5 Ramifications of IDEA on Children with Autism
- Educator Training
- Environment and Facilities
The Individuals With Disabilities Education Act (IDEA) was created to protect the educational rights and experiences of children living with a wide variety of disabilities. Every student has an equal right to free public education that fits his or her needs, and IDEA builds in the necessary equity for children with disabilities. The ramifications of IDEA differ by disability. Here are five unique ways that IDEA influences the education of children with autism.
Related resource: Top 25 Master’s in Autism Spectrum Disorder (ASD) Online
There are many definitions of autism and what it means, depending on the perspective of those defining it. The creators of IDEA established their own definition for the purposes of structuring the public education system to accommodate the unique traits of children with autism. The IDEA definition focuses on the fact that autism leads to distinctions in communication and socialization, an affinity for routine and the familiar, and sensory sensitivity. These are the traits that teachers and school administrators need to be the most aware of in creating curriculum and educational environments best suited for children with autism.
It is easy for educators (and even parents and doctors) to misdiagnose children with disabilities such as autism. For this reason, IDEA requires that students be evaluated to determine if they meet the aforementioned definition of autism. Thorough evaluation includes standardized and tested measurements, interviews with appropriate professionals, and parental input and consent.
3. Educator Training
IDEA guides educators toward training on what to expect from their students with autism. Students with autism will display prolonged fixation on one or a few ideas or objects. They struggle to shift their focus to a new task without completing the current task. When students are required to break out of these patterns, educators must be prepared to encounter behavioral responses that range from disruptive to aggressive, depending on the individual student and dissertation. Students with autism display unique communication and social interaction styles. Some are completely nonverbal, others tend towards repeating key phrases, and others struggle with understanding sarcasm and colloquial language.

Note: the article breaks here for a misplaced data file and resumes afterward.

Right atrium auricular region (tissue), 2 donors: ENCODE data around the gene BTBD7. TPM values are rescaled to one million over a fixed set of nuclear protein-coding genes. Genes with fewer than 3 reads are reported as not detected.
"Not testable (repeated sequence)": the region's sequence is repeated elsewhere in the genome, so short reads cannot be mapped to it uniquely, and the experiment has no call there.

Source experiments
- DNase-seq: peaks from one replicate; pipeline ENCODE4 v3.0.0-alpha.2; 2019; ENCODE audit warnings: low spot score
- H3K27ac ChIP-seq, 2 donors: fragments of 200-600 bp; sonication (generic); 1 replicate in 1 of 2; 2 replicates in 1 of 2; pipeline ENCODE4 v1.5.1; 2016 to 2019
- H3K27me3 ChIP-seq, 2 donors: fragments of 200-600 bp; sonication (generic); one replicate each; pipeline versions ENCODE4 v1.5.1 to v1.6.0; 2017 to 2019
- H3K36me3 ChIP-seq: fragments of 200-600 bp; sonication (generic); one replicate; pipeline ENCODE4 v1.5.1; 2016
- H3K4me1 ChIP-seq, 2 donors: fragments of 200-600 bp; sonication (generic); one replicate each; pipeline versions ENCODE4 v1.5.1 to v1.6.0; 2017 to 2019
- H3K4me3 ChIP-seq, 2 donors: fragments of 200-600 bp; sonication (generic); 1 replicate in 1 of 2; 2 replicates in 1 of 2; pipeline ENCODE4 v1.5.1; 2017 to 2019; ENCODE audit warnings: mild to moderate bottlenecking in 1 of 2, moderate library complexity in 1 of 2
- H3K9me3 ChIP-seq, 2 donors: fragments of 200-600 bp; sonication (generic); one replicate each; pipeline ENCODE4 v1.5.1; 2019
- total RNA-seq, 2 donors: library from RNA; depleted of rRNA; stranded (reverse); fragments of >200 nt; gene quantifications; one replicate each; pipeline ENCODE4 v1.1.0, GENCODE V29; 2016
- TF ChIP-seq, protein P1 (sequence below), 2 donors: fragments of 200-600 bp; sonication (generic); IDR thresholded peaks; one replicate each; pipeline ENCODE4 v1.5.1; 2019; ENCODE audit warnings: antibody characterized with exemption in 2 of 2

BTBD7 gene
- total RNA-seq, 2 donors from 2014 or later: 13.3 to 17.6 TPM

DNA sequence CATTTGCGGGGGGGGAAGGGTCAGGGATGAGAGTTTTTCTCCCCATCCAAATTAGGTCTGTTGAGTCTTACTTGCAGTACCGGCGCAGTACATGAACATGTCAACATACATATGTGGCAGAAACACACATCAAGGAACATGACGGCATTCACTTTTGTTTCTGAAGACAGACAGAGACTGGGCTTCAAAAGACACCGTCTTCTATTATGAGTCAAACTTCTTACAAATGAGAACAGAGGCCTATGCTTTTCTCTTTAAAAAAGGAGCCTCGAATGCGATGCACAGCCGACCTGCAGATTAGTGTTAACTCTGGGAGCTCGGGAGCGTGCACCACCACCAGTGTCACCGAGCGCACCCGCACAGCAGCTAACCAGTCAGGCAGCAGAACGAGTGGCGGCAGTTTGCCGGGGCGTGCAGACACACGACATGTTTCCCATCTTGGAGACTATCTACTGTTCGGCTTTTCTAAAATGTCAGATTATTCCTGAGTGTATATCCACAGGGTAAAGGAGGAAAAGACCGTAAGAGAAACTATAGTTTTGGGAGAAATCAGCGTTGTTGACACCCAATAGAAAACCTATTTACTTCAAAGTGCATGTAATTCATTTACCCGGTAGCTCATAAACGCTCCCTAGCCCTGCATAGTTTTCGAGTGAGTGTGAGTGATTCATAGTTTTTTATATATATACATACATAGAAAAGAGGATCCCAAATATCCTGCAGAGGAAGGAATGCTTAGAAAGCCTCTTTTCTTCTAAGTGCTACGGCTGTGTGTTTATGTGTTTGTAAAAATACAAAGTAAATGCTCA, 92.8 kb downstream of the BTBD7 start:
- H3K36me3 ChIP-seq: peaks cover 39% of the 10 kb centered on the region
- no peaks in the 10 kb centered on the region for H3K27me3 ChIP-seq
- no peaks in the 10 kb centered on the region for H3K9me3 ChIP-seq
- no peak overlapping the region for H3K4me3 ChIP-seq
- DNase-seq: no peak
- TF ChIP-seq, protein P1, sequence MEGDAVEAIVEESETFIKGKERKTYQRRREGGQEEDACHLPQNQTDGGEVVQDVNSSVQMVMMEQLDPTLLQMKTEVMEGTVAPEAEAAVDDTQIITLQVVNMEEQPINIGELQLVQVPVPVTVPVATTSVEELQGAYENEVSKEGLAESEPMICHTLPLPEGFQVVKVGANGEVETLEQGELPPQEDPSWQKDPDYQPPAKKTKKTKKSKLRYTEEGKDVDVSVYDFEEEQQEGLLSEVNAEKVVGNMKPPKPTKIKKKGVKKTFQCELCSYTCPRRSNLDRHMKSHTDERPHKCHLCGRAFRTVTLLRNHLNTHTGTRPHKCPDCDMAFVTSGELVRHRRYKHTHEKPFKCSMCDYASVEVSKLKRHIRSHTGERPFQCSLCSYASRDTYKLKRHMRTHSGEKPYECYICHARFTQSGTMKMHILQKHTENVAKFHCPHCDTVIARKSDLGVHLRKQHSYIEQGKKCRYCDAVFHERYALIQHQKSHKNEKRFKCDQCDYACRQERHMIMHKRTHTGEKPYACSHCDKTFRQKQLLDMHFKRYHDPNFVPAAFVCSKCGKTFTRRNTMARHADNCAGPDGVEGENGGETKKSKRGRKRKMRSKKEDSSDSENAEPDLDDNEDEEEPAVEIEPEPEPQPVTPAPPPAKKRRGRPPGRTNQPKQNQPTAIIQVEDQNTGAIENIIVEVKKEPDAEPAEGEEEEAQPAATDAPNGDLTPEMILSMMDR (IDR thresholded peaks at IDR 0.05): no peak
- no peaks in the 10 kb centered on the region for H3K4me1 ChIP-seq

4. Environment and Facilities
IDEA requires that schools comply with facilities and equipment regularities. Although autism is not a physical disability, there are certain physiological aspects that must be accommodated. Children with autism experience sensory sensitivity. Sometimes they need a degree of sensory deprivation in the form of a space with silence, muted colors, and minimal objects. Sometimes they require a place to externalize sensory overload, such as a sensory experience room full of many objects of varying colors, noises, and textures for the children to explore. This allows children to meet their own sensory needs without having to describe what they need, as many of them are unable to communicate their needs and desires.
Finally, IDEA requires schools to complete periodic reports about student disabilities and outcomes of procedures. These reports ensure that the government has accurate and up to date information about any changes and improvements to be made to IDEA. This is essential for maintaining the funding necessary to keep IDEA active.
Researchers and practitioners learn more about autism and other disabilities every single day. IDEA is committed to helping schools and teachers adapt their curriculum and learning environments to the latest information. Through these efforts, students with autism have the same opportunity as other students to achieve academic success.